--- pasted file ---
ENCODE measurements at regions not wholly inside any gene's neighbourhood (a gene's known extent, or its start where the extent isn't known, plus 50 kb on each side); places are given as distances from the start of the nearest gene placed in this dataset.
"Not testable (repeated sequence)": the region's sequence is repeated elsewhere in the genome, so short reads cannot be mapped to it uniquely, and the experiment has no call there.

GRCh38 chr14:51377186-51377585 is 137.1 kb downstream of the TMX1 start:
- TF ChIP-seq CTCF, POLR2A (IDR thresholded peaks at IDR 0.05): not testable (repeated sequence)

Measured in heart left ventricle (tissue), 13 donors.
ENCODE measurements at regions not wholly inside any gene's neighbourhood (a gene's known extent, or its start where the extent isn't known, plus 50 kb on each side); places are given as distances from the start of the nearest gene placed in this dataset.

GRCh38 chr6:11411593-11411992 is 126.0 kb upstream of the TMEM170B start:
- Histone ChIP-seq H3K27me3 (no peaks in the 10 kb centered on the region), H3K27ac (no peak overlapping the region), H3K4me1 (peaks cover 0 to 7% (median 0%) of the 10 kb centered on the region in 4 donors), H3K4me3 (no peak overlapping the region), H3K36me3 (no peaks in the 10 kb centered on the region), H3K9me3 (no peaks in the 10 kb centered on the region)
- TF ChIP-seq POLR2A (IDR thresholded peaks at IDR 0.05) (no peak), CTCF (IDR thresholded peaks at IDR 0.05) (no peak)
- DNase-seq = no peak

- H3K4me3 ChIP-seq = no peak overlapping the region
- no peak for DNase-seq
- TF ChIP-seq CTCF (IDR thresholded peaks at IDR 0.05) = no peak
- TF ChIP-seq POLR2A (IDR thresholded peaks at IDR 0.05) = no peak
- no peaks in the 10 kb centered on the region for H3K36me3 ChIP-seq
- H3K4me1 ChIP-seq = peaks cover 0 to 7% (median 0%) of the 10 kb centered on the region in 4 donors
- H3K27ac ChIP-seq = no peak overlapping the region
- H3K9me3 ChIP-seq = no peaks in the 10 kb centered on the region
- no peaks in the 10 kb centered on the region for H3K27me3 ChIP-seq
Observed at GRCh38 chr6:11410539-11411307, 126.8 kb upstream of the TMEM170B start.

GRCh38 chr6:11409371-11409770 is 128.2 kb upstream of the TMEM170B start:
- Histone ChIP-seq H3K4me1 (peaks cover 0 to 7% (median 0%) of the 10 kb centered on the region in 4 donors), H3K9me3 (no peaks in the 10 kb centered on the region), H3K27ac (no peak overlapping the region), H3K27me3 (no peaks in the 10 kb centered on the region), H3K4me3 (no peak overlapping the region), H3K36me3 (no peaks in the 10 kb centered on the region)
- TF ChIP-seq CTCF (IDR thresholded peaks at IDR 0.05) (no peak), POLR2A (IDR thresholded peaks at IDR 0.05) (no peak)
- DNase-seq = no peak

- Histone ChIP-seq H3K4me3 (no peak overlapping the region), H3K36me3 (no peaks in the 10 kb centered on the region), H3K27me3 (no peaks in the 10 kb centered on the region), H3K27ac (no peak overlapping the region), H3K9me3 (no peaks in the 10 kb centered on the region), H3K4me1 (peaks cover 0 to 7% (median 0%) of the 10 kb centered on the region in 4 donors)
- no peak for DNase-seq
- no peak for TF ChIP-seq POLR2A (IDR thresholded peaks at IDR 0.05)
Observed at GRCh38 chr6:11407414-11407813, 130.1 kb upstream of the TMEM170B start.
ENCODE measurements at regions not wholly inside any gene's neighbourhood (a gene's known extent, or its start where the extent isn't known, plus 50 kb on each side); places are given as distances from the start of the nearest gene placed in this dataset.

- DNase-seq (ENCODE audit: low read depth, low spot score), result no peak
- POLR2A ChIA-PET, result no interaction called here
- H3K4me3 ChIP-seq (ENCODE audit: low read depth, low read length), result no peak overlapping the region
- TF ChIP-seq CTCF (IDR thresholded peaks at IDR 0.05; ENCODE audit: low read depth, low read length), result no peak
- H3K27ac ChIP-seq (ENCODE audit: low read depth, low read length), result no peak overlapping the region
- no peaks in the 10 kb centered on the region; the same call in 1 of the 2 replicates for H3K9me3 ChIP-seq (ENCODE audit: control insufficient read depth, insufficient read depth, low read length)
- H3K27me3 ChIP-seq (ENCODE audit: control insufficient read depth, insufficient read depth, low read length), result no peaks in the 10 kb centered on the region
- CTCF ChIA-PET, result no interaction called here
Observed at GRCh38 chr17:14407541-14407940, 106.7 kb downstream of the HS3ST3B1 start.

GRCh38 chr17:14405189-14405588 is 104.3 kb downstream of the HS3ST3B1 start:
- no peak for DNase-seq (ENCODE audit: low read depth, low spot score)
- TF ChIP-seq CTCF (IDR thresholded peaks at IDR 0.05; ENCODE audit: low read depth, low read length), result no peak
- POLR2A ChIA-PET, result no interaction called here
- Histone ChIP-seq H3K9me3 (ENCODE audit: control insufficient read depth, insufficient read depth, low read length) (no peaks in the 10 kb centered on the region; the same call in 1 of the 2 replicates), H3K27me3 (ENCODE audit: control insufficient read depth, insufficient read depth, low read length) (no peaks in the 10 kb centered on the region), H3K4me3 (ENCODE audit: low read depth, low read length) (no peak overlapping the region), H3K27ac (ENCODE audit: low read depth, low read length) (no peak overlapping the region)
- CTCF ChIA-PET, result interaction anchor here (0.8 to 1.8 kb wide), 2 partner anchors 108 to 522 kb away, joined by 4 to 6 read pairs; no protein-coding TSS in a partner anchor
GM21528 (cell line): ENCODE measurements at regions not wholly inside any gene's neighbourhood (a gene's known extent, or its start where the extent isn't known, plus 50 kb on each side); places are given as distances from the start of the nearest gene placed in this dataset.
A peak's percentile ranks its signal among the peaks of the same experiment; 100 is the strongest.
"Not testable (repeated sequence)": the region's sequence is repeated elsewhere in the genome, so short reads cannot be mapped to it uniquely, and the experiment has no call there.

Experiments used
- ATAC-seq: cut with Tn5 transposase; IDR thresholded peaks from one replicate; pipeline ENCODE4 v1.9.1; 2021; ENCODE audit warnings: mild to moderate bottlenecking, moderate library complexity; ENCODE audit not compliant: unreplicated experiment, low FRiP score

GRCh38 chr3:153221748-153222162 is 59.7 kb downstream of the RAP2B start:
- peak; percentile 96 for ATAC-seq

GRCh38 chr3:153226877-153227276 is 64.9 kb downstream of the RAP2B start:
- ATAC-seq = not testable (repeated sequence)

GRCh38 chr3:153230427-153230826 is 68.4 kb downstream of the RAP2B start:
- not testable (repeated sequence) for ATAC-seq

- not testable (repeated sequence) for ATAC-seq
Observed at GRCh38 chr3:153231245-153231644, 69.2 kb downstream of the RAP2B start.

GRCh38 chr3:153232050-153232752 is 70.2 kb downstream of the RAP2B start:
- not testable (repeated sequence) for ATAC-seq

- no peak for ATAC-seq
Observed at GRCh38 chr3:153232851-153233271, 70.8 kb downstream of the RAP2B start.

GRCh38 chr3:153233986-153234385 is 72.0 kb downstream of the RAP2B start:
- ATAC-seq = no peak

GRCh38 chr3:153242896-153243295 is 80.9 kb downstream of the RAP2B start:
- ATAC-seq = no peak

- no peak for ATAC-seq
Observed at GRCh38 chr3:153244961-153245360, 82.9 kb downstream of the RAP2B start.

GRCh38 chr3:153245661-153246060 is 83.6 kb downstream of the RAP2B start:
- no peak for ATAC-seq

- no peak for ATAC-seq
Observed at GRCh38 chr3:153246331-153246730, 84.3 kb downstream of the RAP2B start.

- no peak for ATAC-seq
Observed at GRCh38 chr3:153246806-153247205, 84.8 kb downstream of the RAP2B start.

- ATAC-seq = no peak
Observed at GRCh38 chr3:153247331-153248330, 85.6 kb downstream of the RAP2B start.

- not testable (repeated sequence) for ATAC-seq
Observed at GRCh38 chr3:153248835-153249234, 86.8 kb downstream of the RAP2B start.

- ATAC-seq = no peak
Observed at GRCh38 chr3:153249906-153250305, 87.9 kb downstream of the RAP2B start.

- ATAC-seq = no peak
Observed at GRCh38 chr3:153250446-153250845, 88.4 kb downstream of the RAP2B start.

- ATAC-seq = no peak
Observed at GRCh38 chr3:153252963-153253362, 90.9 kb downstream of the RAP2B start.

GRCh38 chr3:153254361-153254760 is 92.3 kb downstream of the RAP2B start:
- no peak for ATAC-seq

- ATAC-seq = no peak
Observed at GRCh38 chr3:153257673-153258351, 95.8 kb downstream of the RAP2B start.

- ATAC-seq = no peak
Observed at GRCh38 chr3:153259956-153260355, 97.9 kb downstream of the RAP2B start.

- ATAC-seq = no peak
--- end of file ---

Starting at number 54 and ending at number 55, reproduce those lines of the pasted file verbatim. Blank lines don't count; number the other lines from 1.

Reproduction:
GRCh38 chr3:153230427-153230826 is 68.4 kb downstream of the RAP2B start:
- not testable (repeated sequence) for ATAC-seq